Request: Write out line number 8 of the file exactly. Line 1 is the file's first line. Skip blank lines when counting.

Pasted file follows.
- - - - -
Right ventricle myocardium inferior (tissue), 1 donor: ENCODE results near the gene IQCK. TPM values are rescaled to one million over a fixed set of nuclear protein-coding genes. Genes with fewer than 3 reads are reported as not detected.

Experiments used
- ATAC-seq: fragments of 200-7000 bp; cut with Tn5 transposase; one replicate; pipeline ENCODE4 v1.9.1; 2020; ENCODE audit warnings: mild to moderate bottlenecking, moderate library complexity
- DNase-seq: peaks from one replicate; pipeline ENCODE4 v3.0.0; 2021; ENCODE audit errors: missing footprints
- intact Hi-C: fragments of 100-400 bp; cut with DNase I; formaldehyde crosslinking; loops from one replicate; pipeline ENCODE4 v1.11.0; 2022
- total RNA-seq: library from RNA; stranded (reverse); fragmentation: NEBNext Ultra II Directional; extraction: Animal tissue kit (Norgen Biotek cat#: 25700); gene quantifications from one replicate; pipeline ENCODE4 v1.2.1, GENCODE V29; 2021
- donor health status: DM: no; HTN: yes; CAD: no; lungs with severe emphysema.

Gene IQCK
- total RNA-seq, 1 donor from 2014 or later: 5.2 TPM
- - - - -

Gene IQCK